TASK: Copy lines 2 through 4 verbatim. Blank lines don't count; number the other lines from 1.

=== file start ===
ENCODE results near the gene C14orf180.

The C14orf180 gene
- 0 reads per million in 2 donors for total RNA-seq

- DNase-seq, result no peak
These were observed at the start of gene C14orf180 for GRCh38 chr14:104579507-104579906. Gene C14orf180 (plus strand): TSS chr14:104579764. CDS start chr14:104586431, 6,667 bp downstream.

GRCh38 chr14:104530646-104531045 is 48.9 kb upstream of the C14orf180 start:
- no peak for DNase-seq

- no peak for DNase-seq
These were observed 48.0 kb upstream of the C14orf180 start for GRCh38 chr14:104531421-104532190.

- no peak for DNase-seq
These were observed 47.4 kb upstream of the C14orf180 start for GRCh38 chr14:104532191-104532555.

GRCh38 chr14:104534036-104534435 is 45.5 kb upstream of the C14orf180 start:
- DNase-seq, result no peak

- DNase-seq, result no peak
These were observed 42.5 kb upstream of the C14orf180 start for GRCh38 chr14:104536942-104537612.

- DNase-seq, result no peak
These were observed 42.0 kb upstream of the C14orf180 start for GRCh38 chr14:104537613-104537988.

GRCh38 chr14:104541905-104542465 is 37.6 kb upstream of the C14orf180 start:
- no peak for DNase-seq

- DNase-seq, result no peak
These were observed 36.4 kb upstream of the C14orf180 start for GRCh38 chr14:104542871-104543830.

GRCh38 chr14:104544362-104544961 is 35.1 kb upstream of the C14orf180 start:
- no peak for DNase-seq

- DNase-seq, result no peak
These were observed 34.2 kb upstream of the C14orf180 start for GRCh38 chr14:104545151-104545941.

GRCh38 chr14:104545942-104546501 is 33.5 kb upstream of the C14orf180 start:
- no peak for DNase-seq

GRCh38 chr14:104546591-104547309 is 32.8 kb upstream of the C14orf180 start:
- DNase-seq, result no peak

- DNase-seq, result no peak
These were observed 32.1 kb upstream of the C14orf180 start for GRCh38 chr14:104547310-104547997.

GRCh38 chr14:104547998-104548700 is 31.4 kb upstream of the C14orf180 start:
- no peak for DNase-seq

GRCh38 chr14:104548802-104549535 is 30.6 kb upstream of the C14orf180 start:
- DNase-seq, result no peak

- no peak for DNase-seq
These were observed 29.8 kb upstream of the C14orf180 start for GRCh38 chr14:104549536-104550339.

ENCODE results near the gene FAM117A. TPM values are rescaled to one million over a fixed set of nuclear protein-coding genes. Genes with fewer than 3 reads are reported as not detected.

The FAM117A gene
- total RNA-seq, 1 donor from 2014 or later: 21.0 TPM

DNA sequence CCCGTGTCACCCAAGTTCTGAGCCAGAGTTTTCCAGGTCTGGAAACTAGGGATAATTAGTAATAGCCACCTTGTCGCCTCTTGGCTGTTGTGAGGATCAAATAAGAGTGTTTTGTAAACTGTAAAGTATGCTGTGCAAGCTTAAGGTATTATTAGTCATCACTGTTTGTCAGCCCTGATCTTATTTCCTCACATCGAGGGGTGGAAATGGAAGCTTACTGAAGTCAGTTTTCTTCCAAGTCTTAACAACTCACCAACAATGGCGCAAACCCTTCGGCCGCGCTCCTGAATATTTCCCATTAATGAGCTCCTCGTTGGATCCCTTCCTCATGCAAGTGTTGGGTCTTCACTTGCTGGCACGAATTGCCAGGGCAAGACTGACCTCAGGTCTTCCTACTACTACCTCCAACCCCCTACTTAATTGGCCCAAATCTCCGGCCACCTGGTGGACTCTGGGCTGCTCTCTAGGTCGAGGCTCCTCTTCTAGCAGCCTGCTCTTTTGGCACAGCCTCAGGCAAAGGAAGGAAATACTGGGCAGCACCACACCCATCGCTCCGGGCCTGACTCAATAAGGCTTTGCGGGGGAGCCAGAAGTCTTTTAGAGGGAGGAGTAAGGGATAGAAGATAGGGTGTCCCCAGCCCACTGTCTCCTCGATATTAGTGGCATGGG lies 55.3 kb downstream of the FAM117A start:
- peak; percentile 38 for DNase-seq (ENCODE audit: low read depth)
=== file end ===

The C14orf180 gene
- 0 reads per million in 2 donors for total RNA-seq

- DNase-seq, result no peak